As a step towards optimizing the HL-1 cell culture model of oxidant-induced cardiomyocyte hypertrophy, we determined the concentration of H2O2 that increased oxidative stress without causing excessive cell death. H2O2 in the range of 50–500 μM produced dose-dependent increases in ROS and hypertrophy as detected by CM-H2DCFDA fluorescence (data not shown). At 200 μM, H2O2 increased CM-H2DCFDA fluorescence ~16-fold (Fig. 1A, B). In addition, to avoid confounding results associated with our control adenoviral vectors in the green spectrum, we established a 3-fold increase in ROS with the less promiscuous redox-sensitive dye dihydroethidium (DHE; Fig. 1C, D). Concentrations of H2O2 beyond 200 μM empirically caused excessive cell death in our culture conditions. Product-stability, exposure-duration and culture-conditions (particularly antioxidants in the media, ie ascorbic acid) of H2O2 exposure is critical for establishing appropriate physiological ranges. To reaffirm our choice in dose in regard to cell viability we examined early markers of apoptosis and necrosis. The effect of 200 μM H2O2 on mitochondrial membrane potential with the JC-1 and exclusion of propidium iodide confirmed a viable physiologically relevant dose of H2O2, since we observed neither an indication of apoptosomal complex formation by JC-1, nor necrosis resulting in permeability of the cell membrane to propidium iodide (data not shown).
Similar to its effects on ROS generation, H2O2induced a dose-dependent increase in cell size in the 50–200 μM (data not shown). Higher concentrations (300–500 μM) of H2O2 did not increase cell size any further and, indeed, tended to decrease forward-scatter, likely a consequence of our observed toxicity beyond this range. Therefore, we established 200 μM H2O2 as the optimal, maximal dose as an oxidant threshold to induce hypertrophy. We further examined the effects of hypertrophy in HL-1 cardiomyocytes by measuring changes in cell size (cell surface area) and protein synthesis (3H-leucine incorporation). Exposure of cardiomyocytes to H2O2 for 48 hours increased cell surface area by 150% (Fig. 2A, B). Comparable to its effects on cell surface area, H2O2 increased cell size by 3-fold by cytometric forward-scatter analysis (Fig. 2C, D). In addition, compared to control (Fig. 3A–C), more potent staining of sarcomeric filamentous-actin by phallodin was observed after treatment with 200 μM H2O2 (Fig. 3D–F). This was accompanied by a general increase in protein synthesis by approximately 100% (Fig. 3G).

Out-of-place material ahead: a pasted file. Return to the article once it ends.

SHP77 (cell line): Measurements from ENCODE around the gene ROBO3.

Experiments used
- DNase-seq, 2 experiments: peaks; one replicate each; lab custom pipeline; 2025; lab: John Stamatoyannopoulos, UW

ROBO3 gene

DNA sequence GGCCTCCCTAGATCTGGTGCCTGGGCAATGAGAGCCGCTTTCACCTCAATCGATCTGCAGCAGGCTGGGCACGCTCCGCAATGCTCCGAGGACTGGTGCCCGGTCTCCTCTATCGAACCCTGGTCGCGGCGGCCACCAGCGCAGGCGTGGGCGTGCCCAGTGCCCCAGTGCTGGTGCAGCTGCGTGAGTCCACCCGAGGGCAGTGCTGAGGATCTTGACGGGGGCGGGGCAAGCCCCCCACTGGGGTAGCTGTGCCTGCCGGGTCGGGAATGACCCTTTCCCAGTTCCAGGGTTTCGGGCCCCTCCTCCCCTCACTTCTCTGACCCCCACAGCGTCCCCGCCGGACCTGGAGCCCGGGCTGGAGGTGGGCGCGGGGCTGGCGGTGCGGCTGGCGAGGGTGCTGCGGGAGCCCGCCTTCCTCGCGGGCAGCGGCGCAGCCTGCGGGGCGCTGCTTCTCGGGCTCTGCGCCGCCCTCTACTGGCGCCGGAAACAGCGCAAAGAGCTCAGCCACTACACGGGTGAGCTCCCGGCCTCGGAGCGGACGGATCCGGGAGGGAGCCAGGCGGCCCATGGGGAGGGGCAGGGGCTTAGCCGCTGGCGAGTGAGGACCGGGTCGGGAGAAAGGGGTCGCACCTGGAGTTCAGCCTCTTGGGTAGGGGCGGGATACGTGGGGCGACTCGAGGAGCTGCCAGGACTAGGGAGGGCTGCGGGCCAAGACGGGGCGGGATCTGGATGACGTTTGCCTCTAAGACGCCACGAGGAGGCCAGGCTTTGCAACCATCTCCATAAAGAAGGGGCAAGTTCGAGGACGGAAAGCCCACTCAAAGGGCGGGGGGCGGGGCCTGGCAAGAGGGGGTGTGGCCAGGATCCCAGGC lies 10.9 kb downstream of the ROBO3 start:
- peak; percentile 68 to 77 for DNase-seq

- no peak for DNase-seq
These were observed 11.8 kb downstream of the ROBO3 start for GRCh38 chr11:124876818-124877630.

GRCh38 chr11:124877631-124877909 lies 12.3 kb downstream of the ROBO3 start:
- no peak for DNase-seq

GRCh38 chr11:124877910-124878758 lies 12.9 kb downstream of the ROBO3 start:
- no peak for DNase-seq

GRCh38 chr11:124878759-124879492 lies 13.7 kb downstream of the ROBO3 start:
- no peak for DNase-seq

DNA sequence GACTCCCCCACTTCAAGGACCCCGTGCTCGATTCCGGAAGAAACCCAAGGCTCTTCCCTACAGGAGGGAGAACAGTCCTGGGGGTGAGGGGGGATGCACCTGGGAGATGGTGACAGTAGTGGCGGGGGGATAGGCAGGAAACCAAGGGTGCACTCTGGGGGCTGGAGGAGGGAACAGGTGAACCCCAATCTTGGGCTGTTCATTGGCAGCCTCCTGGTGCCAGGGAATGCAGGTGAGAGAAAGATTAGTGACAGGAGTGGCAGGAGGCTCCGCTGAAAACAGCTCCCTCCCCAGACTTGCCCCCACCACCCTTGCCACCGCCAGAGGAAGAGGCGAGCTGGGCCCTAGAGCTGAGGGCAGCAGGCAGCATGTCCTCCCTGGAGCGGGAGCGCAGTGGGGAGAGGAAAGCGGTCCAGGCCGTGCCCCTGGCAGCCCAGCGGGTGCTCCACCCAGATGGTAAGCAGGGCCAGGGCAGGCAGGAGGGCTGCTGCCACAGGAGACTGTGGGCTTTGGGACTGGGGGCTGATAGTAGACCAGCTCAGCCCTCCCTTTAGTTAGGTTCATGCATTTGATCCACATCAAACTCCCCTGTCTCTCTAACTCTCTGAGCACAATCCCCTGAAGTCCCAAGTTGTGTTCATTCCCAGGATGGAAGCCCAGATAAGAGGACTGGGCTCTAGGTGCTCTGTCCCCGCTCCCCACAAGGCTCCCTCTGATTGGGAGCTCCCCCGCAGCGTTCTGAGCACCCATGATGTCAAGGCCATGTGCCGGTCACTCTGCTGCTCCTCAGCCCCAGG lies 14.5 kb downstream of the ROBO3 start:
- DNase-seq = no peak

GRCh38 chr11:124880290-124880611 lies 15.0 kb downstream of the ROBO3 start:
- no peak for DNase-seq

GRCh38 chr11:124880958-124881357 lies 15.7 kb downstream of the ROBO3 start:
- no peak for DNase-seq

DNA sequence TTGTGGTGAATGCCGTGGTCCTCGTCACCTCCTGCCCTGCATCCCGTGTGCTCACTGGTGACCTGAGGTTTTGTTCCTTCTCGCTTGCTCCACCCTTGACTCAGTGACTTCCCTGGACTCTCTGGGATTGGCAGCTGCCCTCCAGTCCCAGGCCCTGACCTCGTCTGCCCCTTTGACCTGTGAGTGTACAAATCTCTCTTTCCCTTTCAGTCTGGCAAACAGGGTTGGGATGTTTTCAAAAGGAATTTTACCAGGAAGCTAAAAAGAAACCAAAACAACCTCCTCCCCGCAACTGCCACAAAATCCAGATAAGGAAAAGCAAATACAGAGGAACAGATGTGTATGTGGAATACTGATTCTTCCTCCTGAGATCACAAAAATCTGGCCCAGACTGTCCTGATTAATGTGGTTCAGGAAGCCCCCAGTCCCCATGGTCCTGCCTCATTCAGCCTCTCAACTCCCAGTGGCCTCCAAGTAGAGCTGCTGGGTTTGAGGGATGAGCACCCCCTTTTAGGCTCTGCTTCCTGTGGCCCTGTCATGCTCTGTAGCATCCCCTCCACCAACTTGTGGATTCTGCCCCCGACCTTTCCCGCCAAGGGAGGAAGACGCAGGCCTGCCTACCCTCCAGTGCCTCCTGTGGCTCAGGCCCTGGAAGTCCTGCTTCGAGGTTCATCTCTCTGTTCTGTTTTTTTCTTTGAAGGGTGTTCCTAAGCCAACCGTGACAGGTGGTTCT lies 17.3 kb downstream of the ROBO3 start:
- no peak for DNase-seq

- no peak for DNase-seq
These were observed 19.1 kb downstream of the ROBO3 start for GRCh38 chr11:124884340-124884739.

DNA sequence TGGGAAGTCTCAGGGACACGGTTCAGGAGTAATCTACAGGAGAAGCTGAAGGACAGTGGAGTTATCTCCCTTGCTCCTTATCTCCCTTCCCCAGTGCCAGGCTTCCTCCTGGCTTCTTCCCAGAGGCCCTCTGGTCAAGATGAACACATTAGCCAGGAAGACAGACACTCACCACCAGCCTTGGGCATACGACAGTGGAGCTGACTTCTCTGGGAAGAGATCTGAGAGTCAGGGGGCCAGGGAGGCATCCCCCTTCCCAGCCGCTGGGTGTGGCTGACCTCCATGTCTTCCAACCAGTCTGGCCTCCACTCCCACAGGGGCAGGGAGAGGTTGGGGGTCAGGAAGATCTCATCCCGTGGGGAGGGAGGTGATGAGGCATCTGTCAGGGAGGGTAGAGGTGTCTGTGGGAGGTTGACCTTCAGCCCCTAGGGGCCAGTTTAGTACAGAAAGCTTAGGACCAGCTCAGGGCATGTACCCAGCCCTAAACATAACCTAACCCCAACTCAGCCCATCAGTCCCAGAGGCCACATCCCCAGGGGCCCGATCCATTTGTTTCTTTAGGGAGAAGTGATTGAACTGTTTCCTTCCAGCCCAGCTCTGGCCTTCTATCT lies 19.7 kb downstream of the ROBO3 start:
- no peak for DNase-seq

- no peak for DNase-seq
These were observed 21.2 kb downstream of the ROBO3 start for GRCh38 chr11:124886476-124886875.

Heme oxygenase activity is a product of two enzymes, the inducible isoform HO-1 and the constitutive isoform HO-2, and both utilize the same substrate, hemin. We provided cells with the substrate, hemin, prior to exposure to H2O2 and demonstrated that it could provide an anti-hypertrophic effect (Table 1). This was solely dependent on the presence of HO-1, as knockdown of HO-1 with RNA interference abrogated any benefit. We further established that the major metabolites specific to HO-1, either bilirubin or carbon monoxide, are capable of alleviating oxidant-induced hypertrophy (Table 1). We found these effects to be, in part, redox-dependent, as pre-treatment with the antioxidant N-acetyl cysteine was also able to attenuate oxidant-induced hypertrophy.
We were able to achieve specific HO-1 expression in HL-1 cardiomyocytes using adenovirus. Transduction efficiency was determined using a control vector that expressed GFP. Post-transduction efficiency was >95%, with 30 MOI of AdGFP at 24 hours (Fig. 4A, B). HO-1 specific expression was confirmed via western blot with no appreciable difference in HO-2 levels compared to control (Fig. 4C). Basal activity was also determined to be 6-fold higher in HO-1 expressing cells (Fig. 4D). HO-1 expression attenuated the redox imbalance induced by H2O2 by ~60% (Fig. 5A, B). This effect translated to reduced hypertrophic indices, which included a marked reduction in cell size (Fig. 5C), coinciding with an approximately 90% reduction in 3H-leucine incorporation and cell surface area (Fig. 5D, E).